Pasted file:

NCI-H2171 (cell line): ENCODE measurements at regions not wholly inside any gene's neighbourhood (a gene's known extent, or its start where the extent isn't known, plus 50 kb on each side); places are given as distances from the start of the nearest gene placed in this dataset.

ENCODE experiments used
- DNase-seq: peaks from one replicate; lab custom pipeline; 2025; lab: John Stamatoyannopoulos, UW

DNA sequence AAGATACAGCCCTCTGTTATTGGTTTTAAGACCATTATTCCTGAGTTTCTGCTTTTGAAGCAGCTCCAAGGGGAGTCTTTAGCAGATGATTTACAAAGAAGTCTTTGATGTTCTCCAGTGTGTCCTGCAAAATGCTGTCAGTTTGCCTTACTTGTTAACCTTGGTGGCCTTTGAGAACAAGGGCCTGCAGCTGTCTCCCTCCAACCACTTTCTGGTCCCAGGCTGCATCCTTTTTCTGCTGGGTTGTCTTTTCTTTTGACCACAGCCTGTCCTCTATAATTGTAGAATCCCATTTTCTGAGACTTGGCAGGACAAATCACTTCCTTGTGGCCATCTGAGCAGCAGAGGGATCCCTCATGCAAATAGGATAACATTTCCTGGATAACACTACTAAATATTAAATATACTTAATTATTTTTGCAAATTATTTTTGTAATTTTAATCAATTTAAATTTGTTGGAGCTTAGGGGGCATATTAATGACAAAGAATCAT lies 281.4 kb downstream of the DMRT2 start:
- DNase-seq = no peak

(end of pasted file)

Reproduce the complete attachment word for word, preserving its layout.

NCI-H2171 (cell line): ENCODE measurements at regions not wholly inside any gene's neighbourhood (a gene's known extent, or its start where the extent isn't known, plus 50 kb on each side); places are given as distances from the start of the nearest gene placed in this dataset.

ENCODE experiments used
- DNase-seq: peaks from one replicate; lab custom pipeline; 2025; lab: John Stamatoyannopoulos, UW

DNA sequence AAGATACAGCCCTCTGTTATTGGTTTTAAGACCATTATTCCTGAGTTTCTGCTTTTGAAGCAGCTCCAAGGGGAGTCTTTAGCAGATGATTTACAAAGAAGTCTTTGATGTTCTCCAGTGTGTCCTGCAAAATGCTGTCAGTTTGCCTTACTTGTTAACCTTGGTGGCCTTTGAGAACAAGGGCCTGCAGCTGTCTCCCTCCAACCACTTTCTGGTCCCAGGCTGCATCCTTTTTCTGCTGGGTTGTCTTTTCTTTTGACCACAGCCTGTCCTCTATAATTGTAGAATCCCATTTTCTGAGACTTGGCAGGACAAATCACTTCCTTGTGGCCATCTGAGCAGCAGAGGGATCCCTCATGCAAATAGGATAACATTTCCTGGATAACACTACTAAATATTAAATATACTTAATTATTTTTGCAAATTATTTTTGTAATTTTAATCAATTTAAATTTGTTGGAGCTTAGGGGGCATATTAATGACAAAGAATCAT lies 281.4 kb downstream of the DMRT2 start:
- DNase-seq = no peak